Talking about heroin addiction makes eyes water and voices break. When you want a fix, you just don't want to hurt anymore. You feel weak, controlled by this little thing, something you can't see and you don't really understand.

Alicia knows. She's watched friends around Pueblo fall into heroin's grip, even family members. She's seen a couple of people recover, but watched far more become driven by the need to get high. Heroin scares her -- but she's been using it for a month and a half. Alicia asked that we only use her first name out of concern for her privacy.

In Colorado, the proportion of people addicted to heroin and who seek help has grown. But in Alicia's part of the state, there's a twist: While 6 percent of Colorado's population lives in southeast Colorado, that same region represented 18.1 percent of heroin treatment admissions in 2014, the most recent year of data available. That's up 8 percent from the previous year.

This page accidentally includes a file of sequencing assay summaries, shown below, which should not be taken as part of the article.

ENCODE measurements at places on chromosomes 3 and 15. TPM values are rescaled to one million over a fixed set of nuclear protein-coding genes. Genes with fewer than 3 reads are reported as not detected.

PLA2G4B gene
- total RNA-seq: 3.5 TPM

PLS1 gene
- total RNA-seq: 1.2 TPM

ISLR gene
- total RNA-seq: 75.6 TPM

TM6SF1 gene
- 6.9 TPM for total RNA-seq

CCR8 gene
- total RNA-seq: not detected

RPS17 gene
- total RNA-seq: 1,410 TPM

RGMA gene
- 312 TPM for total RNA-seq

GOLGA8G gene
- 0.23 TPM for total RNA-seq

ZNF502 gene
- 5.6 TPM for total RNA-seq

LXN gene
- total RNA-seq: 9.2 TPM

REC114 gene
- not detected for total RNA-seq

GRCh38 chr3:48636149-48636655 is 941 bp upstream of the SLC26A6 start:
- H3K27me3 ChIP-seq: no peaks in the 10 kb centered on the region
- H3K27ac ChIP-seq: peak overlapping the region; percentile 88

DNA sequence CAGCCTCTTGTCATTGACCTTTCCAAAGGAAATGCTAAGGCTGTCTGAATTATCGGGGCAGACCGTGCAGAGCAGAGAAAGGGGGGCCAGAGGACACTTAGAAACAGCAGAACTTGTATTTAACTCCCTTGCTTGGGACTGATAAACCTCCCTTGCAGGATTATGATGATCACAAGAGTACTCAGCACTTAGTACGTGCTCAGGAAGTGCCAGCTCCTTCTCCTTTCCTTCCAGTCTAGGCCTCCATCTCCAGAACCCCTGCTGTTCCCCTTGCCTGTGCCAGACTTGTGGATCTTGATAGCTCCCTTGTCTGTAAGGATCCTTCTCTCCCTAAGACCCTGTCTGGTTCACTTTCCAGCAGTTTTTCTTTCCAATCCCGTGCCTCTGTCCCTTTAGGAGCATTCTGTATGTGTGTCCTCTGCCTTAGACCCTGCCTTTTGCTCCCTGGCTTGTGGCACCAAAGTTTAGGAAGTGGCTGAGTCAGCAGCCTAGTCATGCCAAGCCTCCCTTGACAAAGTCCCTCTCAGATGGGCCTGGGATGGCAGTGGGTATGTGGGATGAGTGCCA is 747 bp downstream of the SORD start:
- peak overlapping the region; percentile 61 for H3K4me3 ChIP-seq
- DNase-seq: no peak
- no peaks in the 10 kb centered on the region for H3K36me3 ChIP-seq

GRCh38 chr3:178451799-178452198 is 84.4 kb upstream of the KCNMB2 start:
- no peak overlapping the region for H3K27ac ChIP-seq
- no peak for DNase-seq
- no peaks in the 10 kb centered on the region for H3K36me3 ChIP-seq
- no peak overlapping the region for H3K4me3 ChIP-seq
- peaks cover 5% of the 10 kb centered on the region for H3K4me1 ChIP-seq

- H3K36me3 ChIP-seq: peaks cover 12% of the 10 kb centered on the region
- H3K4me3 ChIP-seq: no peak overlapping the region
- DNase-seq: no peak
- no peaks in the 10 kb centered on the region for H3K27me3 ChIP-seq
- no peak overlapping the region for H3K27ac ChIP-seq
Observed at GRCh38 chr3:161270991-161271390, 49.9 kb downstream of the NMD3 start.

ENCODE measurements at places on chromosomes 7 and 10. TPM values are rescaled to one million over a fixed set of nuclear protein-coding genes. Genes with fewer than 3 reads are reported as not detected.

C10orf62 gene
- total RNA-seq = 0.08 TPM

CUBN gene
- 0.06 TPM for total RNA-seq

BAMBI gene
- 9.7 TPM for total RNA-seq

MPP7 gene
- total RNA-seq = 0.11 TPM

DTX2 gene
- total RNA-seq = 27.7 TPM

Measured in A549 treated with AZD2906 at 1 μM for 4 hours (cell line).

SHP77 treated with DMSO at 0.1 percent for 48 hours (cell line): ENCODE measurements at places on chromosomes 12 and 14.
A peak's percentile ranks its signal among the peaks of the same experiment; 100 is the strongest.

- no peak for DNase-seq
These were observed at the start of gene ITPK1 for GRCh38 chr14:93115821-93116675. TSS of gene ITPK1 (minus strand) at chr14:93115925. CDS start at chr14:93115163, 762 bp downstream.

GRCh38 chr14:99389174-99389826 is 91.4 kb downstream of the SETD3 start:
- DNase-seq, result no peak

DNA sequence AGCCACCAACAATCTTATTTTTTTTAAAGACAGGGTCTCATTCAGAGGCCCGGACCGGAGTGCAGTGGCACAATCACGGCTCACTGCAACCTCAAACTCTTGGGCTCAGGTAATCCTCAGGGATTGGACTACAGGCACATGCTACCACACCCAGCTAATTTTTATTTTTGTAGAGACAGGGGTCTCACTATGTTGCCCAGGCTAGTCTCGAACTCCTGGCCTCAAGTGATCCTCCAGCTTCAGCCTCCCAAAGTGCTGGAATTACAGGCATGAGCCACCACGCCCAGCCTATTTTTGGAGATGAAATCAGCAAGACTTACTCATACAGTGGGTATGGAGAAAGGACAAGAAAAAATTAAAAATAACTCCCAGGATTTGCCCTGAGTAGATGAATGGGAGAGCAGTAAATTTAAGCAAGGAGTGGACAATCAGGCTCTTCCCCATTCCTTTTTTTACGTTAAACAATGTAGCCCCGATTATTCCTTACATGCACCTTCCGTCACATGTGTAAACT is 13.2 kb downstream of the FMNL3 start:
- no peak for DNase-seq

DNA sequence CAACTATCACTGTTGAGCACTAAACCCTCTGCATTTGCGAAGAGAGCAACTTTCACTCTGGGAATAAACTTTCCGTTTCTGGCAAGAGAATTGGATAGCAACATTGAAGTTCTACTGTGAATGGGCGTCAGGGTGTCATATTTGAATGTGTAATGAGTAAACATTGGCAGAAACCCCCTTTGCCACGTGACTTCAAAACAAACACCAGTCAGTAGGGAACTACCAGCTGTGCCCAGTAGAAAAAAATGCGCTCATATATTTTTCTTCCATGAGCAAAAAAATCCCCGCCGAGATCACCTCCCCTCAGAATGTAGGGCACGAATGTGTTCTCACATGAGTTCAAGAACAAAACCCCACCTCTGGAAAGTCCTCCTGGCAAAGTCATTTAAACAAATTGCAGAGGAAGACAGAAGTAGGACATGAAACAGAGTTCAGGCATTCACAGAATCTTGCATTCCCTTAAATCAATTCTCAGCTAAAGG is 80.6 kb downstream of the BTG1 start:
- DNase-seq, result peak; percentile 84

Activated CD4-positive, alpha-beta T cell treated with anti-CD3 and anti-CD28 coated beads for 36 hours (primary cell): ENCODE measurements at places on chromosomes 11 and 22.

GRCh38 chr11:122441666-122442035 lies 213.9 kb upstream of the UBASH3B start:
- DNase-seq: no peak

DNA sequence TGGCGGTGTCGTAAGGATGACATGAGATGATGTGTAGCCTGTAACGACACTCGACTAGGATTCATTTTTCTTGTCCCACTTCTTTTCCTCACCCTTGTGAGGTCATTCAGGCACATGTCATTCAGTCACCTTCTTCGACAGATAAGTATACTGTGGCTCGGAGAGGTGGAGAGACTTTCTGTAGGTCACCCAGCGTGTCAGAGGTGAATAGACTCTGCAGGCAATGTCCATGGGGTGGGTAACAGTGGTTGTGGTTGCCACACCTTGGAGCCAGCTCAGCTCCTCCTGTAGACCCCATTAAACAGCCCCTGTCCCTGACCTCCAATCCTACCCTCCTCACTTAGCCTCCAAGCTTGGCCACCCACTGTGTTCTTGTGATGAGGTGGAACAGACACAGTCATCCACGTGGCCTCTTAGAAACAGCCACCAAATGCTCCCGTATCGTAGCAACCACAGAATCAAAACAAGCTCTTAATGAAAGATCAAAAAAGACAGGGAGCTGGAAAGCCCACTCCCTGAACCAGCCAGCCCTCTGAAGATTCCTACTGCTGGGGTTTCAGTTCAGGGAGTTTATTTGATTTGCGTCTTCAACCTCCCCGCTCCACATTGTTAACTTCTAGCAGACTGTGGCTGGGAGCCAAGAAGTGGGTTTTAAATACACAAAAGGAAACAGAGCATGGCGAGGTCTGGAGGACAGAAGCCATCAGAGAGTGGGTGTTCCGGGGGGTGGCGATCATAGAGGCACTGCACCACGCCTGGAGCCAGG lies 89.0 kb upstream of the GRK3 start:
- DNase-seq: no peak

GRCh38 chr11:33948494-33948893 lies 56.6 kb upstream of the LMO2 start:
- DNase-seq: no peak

Data from Colorado Department of Human Services 

The state Department of Human Services isn't sure why that is. They do note that most of the heroin treatment admissions come from Pueblo County.

In Pueblo, the answer to why so many people seek treatment for heroin abuse depends on who you ask. 

Leroy Lucero is the president and CEO of Crossroads Turning Points, a network of substance abuse treatment centers in southeast Colorado. He's been working in the area on addiction treatment for almost 30 years and believes rural communities are the perfect place for planes carrying contraband to land unnoticed, and Interstate 25 acts as a pipeline into the state, making the area Colorado's gateway for drug trafficking. 

The plane idea is a bit romantic, says Pueblo Sheriff's Department Capt. Don Leach, a narcotics investigation supervisor. In his 28 years in law enforcement, he knows of only one plane that's landed in the area carrying narcotics. But he said major highways  allow easy transportation and access to illegal narcotics. 

"People are more apt to use it when they're readily around it," Lucero said, but he adds addiction is not just based on availability. Other factors play a role, too, like economics, he says. Rural southern Colorado communities also have the lowest socioeconomic levels in the state.